While the narrative events of both The Getaways are closely aligned, the tone of Peckinpah's violence is markedly different. His car chases are full of odd angles and cut points. The sound effects complement the lighting, they are muted and hollow. For Peckinpah, violent action is a transcendent activity. The slow motion and other stylistic manipulations create a distorted perspective for the viewer that is meant to be roughly equivalent to the temporal and sensory distortions which real violence imposes on its participants. Roger Donaldson, the director of the 1994 The Getaway, stages and edits the same action sequence in a more standard way, which, although the viewer/camera rides in the careening vehicles with the fugitive couple, has a depersonalizing effect.

Both films have the parallel plot line of the two-timing accomplice, Rudy, who kidnaps a veterinarian and his wife to help him track the couple. Rudy's seduction of the wife and the cuckolded vet's suicide also provide an ironic counterpoint to Doc's sense of betrayal because Carol bought his freedom with sexual favors. The 1994 Carol is slightly more emphatic when she asks "You'd do the same for me, wouldn't you, Doc? You'd humiliate yourself for me?" As a "90's woman," Bassinger's Carol not only wants the biggest gun, she wants to control her own destiny. MacGraw's Carol winces when she shoots people; but she does shoot them. When Bassinger expertly plays the dumb decoy or runs interference for her husband's scam from the driver's seat, it belies her ability to drive, shoot, and even throw a punch like a man. In this sense, she is closer to Annie Laurie Starr.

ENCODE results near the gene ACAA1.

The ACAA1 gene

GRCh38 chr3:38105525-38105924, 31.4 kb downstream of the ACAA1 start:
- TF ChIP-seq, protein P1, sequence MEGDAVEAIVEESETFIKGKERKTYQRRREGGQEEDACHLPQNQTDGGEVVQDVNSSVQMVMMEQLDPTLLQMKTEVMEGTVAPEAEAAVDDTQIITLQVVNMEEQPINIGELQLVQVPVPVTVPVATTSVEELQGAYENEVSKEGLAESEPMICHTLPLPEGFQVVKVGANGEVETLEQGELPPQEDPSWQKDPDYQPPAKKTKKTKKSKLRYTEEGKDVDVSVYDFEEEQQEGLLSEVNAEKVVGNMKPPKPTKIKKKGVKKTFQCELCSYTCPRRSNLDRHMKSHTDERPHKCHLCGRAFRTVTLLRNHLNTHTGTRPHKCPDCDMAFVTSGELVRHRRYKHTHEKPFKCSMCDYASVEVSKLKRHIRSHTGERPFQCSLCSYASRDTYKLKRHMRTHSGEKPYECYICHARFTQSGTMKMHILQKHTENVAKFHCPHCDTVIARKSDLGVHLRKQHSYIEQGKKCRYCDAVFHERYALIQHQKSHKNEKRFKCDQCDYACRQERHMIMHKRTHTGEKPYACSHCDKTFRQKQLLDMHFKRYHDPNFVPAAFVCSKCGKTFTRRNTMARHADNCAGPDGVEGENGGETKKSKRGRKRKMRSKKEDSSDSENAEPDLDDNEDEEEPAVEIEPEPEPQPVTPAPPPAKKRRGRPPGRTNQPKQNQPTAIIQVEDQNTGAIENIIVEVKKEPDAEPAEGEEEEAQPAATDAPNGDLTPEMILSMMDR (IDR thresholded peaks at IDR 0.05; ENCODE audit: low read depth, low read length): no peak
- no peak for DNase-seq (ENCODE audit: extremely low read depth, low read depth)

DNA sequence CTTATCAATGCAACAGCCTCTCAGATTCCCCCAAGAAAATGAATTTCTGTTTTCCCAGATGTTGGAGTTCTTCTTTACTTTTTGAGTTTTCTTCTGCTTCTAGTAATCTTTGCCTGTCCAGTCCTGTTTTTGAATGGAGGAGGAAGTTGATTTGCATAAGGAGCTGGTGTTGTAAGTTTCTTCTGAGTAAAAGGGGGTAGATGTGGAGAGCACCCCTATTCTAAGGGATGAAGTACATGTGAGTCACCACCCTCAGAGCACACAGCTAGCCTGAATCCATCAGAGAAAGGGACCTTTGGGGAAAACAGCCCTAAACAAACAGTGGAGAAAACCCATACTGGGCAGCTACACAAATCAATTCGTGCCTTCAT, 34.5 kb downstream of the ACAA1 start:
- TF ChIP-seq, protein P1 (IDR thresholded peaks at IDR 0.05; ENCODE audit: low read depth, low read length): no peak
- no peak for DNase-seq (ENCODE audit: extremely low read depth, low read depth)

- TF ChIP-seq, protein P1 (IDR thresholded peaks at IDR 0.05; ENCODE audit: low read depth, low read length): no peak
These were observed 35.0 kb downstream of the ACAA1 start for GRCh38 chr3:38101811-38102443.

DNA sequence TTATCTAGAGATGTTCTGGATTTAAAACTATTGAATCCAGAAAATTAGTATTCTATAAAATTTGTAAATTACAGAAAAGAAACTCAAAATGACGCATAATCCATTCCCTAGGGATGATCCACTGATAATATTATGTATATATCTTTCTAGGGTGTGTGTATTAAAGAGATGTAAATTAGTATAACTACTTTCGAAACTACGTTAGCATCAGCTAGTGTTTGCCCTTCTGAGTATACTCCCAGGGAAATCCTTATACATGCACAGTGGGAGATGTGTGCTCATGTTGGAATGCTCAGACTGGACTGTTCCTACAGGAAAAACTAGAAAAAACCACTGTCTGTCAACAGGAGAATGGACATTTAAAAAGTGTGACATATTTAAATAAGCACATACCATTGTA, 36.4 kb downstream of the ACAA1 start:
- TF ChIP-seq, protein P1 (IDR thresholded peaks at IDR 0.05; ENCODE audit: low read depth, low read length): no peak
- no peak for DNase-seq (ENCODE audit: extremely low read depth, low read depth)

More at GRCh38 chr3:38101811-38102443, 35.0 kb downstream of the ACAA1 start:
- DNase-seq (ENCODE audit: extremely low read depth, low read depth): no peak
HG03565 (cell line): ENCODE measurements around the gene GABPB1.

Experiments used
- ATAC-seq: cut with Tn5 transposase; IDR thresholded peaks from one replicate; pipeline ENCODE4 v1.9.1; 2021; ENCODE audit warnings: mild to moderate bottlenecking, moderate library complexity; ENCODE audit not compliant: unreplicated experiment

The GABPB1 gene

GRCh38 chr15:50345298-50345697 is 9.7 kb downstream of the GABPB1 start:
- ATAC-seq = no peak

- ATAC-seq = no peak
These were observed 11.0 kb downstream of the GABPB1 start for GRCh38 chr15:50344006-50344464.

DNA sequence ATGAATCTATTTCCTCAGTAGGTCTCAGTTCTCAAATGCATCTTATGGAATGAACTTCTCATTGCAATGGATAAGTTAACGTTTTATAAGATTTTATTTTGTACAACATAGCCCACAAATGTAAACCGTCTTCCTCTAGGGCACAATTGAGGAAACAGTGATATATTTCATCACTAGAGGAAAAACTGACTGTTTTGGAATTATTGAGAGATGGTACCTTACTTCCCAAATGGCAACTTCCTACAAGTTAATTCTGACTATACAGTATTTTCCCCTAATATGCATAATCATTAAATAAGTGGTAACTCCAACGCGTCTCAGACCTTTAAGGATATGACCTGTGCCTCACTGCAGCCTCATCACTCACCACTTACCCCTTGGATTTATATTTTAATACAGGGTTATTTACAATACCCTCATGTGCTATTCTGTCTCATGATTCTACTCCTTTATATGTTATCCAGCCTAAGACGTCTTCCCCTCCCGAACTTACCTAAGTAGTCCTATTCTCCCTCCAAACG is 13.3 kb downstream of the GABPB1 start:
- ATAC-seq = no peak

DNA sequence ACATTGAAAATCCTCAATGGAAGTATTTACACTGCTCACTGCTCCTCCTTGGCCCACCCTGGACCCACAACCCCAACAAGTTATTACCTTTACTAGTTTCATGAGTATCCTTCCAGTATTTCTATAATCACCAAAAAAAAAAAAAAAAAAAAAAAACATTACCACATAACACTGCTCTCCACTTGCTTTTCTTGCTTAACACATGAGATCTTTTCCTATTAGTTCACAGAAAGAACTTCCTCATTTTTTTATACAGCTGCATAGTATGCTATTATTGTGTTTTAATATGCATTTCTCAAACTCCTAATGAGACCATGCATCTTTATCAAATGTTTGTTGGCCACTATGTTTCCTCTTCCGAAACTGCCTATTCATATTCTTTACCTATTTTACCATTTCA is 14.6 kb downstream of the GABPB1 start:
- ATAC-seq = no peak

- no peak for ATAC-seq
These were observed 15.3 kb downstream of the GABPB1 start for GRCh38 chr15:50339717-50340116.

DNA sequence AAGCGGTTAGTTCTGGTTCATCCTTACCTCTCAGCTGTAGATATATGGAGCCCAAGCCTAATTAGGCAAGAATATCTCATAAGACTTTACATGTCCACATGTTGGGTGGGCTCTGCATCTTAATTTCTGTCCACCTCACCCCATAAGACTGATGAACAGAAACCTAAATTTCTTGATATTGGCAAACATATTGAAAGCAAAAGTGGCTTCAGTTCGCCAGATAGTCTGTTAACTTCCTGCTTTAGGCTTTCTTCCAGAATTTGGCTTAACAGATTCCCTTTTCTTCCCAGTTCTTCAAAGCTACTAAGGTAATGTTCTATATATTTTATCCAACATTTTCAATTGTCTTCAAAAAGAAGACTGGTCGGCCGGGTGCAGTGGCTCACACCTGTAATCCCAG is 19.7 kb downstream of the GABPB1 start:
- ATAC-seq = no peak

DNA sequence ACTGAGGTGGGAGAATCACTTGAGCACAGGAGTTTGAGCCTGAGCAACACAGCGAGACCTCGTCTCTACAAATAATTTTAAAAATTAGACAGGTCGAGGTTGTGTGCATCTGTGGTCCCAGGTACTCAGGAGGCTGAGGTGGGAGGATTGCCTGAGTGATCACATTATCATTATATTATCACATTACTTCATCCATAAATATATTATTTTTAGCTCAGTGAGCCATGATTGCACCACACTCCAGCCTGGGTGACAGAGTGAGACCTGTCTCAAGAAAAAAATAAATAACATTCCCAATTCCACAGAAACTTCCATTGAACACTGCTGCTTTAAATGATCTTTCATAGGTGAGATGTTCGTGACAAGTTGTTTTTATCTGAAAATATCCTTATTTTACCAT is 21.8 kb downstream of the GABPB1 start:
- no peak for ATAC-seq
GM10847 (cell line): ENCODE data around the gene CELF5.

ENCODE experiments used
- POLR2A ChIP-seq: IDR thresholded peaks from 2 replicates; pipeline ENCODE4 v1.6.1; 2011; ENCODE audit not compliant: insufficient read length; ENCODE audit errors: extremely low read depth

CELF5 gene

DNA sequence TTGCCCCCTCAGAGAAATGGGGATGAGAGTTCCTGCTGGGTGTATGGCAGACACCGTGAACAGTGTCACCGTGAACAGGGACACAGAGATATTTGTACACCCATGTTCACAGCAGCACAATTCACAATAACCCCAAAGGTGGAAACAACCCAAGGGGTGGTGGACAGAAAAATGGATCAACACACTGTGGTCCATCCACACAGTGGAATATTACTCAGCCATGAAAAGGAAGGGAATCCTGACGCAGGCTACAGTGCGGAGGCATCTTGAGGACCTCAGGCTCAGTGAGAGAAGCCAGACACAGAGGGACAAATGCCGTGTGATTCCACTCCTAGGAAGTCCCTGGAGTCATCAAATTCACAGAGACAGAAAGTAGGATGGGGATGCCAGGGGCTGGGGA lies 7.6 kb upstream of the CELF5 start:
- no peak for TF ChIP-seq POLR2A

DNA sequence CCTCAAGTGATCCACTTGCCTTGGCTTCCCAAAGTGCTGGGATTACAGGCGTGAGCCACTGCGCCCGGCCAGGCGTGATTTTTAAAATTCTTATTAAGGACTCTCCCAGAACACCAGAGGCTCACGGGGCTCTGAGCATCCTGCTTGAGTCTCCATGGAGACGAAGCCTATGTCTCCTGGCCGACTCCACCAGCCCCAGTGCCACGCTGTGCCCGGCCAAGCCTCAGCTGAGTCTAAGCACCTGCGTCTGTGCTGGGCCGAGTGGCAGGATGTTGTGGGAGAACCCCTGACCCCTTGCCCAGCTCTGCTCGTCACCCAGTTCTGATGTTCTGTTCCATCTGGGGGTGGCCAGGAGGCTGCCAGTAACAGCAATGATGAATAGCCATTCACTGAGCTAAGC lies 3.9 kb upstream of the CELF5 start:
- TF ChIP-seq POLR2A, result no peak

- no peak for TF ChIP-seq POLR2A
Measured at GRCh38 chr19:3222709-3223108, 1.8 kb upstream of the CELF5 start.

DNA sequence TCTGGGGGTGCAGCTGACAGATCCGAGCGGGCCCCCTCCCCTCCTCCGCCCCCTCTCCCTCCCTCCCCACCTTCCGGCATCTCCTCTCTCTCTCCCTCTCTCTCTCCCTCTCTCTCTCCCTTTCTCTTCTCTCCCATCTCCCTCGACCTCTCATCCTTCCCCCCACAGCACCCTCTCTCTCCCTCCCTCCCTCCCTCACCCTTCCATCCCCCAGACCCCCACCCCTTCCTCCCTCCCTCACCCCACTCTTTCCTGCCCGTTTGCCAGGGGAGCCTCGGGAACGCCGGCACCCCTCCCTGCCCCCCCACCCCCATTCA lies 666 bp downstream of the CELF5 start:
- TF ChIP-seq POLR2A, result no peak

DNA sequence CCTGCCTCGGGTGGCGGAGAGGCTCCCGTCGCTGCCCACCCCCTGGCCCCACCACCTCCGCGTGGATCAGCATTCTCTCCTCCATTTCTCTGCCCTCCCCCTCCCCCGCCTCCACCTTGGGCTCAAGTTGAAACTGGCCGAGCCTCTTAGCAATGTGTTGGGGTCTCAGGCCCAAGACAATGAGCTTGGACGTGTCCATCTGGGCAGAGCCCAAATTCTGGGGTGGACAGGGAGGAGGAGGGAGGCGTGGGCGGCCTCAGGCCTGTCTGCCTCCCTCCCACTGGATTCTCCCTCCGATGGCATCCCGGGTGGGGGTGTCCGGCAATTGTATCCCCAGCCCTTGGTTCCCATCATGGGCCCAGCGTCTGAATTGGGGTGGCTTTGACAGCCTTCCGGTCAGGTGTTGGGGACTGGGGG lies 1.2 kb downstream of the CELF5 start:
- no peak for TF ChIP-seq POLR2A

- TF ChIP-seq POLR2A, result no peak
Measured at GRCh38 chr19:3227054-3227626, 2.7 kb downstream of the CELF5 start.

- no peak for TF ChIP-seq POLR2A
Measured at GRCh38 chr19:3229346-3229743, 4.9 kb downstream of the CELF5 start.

Outside the darker context of the classic period, both The Getaways offer a detached perspective on the questions of the fugitive couple, amour fou, and what is this thing called noir. If the moral issues at stake--trust, fidelity, family values, and self-esteem--are subsumed within the action, then why are the McCoys the ones who get away? Perhaps it is precisely because moral values are at stake. In the 50s, neither the deadliness of the female, which the original title of Gun Crazy proclaimed, nor the overpowering impulse of amour fou could permit Bart and Annie to run off together without pointedly getting married. Unlike most of the fugitive couples of the classic period, the McCoys are already married and already criminals when the films begin. No matter that they rob and kill, the film McCoys are faithful to each other in the truest sense. The Carols "expiate" their infidelity by killing Benyon. Doc accepts the overriding loyalty betokened by her "betrayal" and finally realizes that he would do the same for her. The graphically overt sex scenes, iconically reinforced in both versions because the viewer knows that the actors are actually married to each other, make the McCoys more real and less noir.